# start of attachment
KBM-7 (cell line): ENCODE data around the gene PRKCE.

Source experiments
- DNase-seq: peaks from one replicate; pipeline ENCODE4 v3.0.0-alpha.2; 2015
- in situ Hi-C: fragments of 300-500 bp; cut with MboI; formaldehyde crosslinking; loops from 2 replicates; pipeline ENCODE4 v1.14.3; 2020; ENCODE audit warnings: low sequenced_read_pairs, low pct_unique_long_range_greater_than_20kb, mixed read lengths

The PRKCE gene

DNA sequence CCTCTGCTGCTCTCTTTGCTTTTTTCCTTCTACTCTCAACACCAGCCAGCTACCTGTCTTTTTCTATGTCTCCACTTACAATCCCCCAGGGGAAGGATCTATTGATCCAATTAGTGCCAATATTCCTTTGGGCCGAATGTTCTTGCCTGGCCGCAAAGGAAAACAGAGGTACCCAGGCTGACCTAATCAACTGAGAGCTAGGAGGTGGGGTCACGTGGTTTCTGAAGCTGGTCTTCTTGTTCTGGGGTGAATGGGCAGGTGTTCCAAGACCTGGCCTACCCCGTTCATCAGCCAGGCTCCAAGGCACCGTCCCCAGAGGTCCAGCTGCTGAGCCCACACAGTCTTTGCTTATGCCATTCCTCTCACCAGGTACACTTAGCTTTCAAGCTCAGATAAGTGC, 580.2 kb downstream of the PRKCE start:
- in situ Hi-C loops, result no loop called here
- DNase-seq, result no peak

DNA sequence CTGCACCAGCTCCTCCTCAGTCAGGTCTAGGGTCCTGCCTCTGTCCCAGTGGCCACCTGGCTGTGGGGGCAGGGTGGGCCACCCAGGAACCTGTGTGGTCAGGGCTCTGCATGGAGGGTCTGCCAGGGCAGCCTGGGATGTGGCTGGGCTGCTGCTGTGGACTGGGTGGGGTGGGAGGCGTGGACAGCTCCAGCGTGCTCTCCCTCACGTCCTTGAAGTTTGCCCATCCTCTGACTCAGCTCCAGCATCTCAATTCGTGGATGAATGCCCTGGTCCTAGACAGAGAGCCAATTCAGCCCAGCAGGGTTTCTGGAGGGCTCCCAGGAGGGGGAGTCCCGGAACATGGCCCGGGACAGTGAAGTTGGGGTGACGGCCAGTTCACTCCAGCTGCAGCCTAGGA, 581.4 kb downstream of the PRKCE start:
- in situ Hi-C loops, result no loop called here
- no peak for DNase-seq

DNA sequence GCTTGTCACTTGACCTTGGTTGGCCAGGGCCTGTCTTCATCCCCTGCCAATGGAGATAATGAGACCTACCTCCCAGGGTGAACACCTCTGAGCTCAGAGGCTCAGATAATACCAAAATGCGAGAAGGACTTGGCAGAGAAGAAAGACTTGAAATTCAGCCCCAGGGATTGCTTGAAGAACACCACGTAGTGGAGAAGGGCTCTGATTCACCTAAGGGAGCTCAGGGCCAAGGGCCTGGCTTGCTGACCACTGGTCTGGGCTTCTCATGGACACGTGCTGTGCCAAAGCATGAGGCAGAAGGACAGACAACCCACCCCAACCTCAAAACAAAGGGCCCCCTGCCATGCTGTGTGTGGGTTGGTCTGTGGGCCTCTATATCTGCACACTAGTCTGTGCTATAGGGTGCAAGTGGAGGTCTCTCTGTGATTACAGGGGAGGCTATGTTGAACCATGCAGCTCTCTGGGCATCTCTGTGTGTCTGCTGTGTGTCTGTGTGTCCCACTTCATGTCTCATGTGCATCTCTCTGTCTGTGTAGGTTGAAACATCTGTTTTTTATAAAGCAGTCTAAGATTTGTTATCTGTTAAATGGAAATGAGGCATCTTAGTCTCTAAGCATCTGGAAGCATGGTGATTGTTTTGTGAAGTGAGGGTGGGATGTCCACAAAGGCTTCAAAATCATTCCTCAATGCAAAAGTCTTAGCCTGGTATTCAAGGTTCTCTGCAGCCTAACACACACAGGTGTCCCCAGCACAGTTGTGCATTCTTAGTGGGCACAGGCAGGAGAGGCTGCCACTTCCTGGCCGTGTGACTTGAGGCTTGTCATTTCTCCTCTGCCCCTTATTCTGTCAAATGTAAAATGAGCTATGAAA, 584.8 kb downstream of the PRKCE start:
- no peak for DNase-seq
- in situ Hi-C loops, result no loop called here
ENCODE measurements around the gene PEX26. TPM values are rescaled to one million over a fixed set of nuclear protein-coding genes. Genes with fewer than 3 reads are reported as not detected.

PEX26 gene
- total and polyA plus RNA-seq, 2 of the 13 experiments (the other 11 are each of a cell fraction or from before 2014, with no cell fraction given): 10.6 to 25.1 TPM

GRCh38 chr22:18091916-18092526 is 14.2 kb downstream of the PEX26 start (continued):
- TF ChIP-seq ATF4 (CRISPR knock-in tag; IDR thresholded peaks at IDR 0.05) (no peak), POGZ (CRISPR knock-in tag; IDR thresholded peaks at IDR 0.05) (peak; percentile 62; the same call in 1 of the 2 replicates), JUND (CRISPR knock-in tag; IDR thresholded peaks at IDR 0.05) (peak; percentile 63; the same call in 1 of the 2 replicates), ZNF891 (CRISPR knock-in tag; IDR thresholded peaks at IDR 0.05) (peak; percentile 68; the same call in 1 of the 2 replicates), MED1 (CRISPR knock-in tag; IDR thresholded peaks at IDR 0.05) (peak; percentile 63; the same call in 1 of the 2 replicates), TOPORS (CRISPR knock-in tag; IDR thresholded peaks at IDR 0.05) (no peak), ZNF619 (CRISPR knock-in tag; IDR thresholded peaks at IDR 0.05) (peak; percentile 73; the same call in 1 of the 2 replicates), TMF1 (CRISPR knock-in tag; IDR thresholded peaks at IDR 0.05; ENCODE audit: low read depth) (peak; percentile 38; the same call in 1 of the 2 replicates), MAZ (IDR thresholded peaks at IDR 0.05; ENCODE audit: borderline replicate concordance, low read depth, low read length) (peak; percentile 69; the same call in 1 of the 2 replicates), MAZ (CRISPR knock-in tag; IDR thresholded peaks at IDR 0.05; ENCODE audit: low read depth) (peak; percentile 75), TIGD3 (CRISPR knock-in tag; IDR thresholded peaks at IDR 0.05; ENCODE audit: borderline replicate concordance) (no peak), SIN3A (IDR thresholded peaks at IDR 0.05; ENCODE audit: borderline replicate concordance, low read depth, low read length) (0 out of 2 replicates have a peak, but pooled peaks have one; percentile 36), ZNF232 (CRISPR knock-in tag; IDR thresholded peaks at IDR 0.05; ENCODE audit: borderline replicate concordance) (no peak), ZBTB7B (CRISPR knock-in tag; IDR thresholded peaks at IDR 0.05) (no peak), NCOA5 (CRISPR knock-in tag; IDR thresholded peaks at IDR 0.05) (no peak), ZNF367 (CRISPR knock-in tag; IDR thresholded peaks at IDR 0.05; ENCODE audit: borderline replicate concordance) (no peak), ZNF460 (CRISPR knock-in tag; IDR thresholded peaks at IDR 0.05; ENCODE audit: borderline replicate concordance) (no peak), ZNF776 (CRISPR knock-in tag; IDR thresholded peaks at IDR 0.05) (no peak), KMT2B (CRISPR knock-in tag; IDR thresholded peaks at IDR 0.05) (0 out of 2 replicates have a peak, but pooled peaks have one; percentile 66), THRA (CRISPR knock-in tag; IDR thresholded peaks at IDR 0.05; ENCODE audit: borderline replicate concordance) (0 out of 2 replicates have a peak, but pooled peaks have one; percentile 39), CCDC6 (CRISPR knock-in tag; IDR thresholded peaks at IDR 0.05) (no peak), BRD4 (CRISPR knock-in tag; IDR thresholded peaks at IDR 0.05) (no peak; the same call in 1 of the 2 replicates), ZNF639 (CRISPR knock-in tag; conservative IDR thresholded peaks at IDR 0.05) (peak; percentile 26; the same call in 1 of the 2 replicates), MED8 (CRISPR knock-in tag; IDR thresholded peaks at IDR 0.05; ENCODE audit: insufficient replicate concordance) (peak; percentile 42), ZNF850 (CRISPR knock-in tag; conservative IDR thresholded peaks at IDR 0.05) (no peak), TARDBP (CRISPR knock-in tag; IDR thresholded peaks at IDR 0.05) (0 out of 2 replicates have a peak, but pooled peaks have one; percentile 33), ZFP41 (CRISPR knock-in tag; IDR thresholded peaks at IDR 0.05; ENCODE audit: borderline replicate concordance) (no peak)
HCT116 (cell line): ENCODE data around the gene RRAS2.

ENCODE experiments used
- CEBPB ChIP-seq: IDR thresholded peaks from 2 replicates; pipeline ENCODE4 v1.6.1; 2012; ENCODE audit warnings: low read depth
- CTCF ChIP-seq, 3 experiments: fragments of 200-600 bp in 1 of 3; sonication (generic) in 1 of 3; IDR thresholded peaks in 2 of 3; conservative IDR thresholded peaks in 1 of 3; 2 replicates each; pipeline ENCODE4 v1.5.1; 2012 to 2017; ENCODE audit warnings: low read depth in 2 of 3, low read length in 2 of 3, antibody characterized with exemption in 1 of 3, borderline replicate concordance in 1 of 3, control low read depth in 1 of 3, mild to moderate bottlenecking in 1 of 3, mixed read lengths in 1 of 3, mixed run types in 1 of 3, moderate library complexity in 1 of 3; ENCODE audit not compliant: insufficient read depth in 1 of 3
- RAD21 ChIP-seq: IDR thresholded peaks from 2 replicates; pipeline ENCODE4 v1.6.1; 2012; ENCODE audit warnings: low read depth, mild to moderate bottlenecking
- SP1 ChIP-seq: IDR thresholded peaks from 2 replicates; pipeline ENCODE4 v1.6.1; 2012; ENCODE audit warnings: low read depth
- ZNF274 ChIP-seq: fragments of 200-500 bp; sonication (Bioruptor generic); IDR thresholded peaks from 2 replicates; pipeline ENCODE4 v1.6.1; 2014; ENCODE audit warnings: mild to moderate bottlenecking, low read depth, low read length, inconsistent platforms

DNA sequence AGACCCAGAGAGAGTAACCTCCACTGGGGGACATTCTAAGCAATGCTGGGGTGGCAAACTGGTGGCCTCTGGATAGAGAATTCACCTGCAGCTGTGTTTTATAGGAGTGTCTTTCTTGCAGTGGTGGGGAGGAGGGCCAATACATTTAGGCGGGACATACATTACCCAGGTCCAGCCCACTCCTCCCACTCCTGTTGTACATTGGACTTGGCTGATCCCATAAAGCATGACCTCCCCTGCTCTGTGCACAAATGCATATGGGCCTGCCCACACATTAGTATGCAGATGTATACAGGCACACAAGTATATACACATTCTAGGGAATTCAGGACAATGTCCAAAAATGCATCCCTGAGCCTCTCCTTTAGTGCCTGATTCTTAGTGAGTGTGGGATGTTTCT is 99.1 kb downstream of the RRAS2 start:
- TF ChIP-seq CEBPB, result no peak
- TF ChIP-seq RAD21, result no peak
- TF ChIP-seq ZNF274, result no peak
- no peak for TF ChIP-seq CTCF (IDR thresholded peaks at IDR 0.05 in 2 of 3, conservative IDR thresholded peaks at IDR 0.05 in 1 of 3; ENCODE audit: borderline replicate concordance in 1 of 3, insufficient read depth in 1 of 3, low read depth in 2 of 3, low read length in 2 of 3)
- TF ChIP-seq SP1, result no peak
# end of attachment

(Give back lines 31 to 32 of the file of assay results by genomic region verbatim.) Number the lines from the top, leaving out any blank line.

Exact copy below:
- no peak for TF ChIP-seq CTCF (IDR thresholded peaks at IDR 0.05 in 2 of 3, conservative IDR thresholded peaks at IDR 0.05 in 1 of 3; ENCODE audit: borderline replicate concordance in 1 of 3, insufficient read depth in 1 of 3, low read depth in 2 of 3, low read length in 2 of 3)
- TF ChIP-seq SP1, result no peak